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FRACTIONS - PowerPoint PPT Presentation

FRACTIONS. THE KEY TO SUCCESS AT SCHOOL AND IN EVERYDAY LIFE. FACTS . Fractions, percentages and decimals are keystones for progress and success in: * Everyday life, e.g. VAT interest, profit, loss, tax, mark-up, etc.

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FRACTIONS

THE KEY TO SUCCESS AT SCHOOL AND IN EVERYDAY LIFE

Fractions, percentages and decimals are keystones for progress and success in:

* Everyday life, e.g. VAT interest, profit, loss, tax, mark-up, etc.

• At school, e.g. Mathematics, Physical Science, Economics, Accounting, etc.

• Small Business and Industry workplace. (Mechanics, Technicians, Entrepreneurs, etc.)

• The poor standard of education and mathematics in particular;

• The desperate need for urgent intervention

to improve the situation.

Table 26: Rank Order: Correct answers for test items

1 Counting 81.1

2 Arithmetic – simple 60.3

3 Shape recognition 43.7

4 Relationship betw. numbers 38.4

5 Sequence Completion 31.7

6 Arithmetic – complex 30.3

7 Table interpretation 26.0

8 Recognition of visual fractions25.4

9 Word sums 12.0

10 Rounding off 11.5

11 Conversions of length 5.6

12 Conversions of fractions3.8

1 Counting 95.4

2 Arithmetic – simple 74.7

3 Shape recognition 70.7

4 Relationships betw. numbers 66.0

5 Sequence Completion 58.1

6 Table interpretation 55.9

7 Recognition of visual fractions 52.9

8 Arithmetic – complex 47.9

9 Word sums 30.7

10 Rounding off 28.7

11 Conversions of length 11.6

12 Conversions of fractions 7.5

MORE FINDINGS FROM A 26): HRSC SURVEY

Findings by HSRC in 2004 (35 000 gr. 6 -

learners):

• Average 27% in Mathematics;

• Available resources play an important role in

performances;

• 8 out of every 10 grade 6 learners cannot do

sums;

• Only 4 out of ten proficient in the language of

instruction

- Findingspainta darkpicture!!!!

• Fun for kids;

• Practical and hands-on;

• Concrete experience of abstract principles;

• A teacher’s dream.

• Learners learn and understand while they play.

Transparent lid for easy control: Could be used as “base” by same group.

Units

Slot for comparison

beans to be

used as

counters

Slot for comparison

Unit slot

Unit or

“one”

Halves

Thirds Quar- Fifths Sixths Eighths Ninths Tenths

ters

Embedded onto the bottoms of the cups are the equivalent

decimals, percentages and Braille configurations.

Stickers for easier recognition

The unit cup measuring “one” in the slot “base” by same group.

Unit

slot

Two halves add up to “base” by same group.

a “whole”/unit/one

Two halves equal a unit/”whole”/one. “base” by same group.

Three thirds equal “base” by same group.

a “whole”

(Fit into unit slot)

12 beads the “whole” “base” by same group.

in the unit cup

(A third of

twelve is four)

equally among the

three thirds-cups.

1

3

of 12 = 4

FINDING FRACTIONAL PARTS OF

QUANTITIES:

EQUIVALENCE: “base” by same group.

1

2

3

6

=

USING EQUIVALENCE TO ADD OR SUBTRACT: “base” by same group.

1

2

1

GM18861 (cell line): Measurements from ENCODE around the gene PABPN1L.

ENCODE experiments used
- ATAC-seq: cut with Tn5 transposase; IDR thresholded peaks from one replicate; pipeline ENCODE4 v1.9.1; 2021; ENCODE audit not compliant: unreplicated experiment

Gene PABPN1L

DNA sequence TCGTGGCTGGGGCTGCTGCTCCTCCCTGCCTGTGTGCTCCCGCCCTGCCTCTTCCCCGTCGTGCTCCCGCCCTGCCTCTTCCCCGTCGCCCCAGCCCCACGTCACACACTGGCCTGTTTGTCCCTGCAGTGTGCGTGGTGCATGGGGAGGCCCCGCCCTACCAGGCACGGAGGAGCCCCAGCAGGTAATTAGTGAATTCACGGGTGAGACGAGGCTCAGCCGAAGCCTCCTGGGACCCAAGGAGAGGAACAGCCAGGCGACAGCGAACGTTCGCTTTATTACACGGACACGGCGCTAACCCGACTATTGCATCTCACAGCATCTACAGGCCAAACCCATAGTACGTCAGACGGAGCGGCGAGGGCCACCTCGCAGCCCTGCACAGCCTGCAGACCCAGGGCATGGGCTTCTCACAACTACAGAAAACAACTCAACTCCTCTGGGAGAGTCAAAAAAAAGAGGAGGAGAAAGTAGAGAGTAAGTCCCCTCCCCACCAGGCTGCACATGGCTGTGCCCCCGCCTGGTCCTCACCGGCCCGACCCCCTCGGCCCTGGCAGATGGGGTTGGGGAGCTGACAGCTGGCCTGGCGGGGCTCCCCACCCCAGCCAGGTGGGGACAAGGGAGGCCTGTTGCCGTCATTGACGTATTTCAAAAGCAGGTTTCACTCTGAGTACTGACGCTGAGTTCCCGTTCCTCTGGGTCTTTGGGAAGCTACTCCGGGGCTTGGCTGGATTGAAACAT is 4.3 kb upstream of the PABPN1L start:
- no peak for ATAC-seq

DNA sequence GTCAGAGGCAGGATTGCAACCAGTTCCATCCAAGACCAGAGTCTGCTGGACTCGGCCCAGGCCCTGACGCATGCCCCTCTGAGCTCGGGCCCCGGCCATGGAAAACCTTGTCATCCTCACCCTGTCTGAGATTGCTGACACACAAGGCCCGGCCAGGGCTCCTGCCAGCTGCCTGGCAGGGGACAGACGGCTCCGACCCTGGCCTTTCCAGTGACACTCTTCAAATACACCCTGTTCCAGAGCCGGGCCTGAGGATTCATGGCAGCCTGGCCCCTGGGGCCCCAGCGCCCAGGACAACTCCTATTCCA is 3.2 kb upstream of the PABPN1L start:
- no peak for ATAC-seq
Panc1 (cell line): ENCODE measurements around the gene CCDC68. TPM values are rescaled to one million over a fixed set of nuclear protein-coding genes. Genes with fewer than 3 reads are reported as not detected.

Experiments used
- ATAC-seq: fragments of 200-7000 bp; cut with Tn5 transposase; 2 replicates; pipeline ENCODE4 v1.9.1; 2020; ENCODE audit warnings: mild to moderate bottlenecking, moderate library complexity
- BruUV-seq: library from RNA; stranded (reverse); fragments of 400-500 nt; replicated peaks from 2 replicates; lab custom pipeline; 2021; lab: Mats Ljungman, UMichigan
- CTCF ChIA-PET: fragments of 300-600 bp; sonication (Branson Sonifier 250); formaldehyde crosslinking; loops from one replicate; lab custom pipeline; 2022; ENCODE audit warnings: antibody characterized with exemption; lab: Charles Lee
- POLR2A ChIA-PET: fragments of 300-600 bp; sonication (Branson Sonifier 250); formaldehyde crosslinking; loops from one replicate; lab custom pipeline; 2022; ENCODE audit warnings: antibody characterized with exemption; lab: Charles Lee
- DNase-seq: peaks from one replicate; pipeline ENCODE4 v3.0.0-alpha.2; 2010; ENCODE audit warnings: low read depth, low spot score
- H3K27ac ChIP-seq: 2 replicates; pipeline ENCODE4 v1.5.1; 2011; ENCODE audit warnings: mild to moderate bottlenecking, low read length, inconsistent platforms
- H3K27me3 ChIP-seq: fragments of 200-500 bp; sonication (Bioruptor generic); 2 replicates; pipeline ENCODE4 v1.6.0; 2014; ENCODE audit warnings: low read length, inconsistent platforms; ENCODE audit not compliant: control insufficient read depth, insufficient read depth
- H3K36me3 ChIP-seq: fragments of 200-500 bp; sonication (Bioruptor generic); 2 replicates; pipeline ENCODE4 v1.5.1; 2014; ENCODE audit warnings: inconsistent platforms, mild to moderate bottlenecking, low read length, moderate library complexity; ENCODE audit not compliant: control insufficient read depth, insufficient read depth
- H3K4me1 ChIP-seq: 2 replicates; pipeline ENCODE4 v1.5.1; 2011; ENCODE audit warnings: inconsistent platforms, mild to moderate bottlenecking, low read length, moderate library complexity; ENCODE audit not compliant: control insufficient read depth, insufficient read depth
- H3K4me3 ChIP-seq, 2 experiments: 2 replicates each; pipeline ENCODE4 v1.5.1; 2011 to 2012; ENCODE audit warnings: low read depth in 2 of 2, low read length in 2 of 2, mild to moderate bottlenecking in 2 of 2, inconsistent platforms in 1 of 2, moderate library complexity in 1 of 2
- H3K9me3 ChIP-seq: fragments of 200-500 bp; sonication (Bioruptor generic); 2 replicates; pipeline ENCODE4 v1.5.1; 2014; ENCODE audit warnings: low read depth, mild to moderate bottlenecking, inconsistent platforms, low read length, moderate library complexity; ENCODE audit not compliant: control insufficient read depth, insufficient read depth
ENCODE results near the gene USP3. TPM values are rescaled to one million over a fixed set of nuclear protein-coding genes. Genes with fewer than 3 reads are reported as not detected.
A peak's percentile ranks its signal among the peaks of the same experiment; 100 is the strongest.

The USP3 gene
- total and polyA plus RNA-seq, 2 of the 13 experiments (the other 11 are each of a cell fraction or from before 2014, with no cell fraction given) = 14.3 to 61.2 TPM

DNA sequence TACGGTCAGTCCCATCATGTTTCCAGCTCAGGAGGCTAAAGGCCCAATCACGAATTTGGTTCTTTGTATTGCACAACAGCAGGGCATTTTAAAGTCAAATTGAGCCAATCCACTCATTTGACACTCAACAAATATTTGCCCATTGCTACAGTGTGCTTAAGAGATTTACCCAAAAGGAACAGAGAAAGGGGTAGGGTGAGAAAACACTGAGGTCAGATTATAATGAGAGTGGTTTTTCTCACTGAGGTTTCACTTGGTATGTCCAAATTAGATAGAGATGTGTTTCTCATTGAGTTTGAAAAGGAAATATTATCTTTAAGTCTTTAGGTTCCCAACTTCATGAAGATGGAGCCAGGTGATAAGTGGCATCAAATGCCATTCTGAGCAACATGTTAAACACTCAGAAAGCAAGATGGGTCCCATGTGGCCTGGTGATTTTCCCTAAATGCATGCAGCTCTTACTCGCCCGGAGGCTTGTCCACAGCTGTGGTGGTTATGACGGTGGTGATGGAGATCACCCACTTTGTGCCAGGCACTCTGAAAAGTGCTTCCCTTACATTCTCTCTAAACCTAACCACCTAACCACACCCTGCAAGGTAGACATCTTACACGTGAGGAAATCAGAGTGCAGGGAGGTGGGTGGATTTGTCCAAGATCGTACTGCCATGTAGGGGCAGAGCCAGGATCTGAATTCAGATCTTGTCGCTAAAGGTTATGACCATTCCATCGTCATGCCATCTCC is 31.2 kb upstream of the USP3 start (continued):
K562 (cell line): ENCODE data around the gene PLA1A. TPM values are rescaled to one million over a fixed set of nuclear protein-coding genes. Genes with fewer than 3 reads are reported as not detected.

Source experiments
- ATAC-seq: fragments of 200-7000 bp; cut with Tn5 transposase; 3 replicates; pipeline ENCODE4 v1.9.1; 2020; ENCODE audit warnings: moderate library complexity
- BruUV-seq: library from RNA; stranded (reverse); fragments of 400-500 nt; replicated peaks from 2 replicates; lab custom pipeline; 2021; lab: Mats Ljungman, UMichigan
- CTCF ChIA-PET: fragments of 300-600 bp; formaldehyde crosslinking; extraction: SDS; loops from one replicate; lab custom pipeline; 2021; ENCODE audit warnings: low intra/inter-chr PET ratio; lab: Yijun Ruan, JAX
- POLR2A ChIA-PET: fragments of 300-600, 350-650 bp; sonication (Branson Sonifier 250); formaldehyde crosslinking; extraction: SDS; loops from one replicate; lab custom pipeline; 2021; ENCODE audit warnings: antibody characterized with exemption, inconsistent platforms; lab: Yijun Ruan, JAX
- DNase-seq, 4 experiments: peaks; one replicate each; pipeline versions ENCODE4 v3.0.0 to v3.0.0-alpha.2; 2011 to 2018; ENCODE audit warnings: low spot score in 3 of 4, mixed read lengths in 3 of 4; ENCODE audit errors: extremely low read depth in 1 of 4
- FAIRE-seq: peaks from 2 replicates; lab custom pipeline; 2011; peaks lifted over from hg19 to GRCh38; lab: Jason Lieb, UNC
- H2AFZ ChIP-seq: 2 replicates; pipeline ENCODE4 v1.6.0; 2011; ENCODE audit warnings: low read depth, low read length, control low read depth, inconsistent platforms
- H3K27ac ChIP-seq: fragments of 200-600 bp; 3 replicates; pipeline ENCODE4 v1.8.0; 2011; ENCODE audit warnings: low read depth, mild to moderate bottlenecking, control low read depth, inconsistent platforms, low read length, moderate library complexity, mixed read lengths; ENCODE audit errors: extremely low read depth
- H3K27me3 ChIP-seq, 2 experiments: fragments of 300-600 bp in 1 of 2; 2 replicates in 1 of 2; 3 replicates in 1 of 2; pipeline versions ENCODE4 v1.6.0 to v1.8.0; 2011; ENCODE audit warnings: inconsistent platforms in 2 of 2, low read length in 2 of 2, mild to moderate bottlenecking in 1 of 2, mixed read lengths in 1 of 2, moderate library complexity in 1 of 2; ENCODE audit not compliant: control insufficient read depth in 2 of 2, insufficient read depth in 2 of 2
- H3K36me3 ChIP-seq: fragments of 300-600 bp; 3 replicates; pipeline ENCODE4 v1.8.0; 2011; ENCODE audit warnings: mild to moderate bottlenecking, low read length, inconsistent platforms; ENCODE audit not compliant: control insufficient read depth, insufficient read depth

3

+

3

6

5

6

2

6

+

=

IMPROPER FRACTIONS “base” by same group.:

14

9

5

9

+

=

1

IMPROPER FRACTIONS: “base” by same group.

5

9

9

9

1

(=

)

PREPARING TO FIND A QUARTER OF 12 “base” by same group.

1 “base” by same group.

4

12 = 3

of

3 “base” by same group.

4

of

12 = 9

2 “base” by same group.

4

1

2

(or

) of 12 = 6

In short: “base” by same group.

• All basic principles can be practically experienced;

• Abstract concepts concretized for better conceptualization;

• The result: UNDERSTANDING!!!!

OTHER FEATURES “base” by same group.

• Ideal for group work (6 learners per group, 3 using base and 3 using lid to establish principles.) Each learner completes own workbook.

• Only six or seven sets necessary per school. Transparent lid makes control easy.

• Relevant fraction, decimal and percentage displayed on base of each piece. (Also the Braille configurations to aid blind learners.)

Each learner has a “base” by same group.

through the stages

systematically.

EASY TO USE GUIDE / WORKBOOK

MS. NALEDI PANDOR’S REPORTED COMMENTS ON MATHEMATICS: “base” by same group.

• Marks are higher when learners interact with teachers, when they work together and use educational material;

• Teachers obviously need adequate resources, and where it’s not available, learners perform poorly;

• Resources make a difference, emphasizing an education policy aimed at the poor.

COMMENTS FROM TEACHERS USING THE FRACTION WIZZ “base” by same group.

• “Invaluable, indispensable …..I cannot imagine teaching without it in future!”

- Mr. Frans Massyn (Fichardtpark Primary School).

• “As a result of the concrete, visual nature of this model, learners are mastering the skills and understanding of fractions much easier while having lots of fun.”

- Ms. P. van Tonder (Eunice Primary School)

• The Fraction Wizz … “will replace frustrating hours of battling to understand fractions with hours of fun.”

- Prof. Deon de Beer (CUT)

Bringing understanding to all learners “base” by same group..

CLOSING REMARK ACQUIRE SKILLS.

“IMPROVE PROFICIENCY IN FRACTIONS, AND VAST IMPROVEMENT IN THE LEVEL OF SCHOOL MATHEMATICS WILL

FOLLOW.”

- Mr. G G Kriel

MR. Kriel helping a blind learner at Barithmea School for the Deaf and Blind.

(Front page article in a Free State Newspaper.)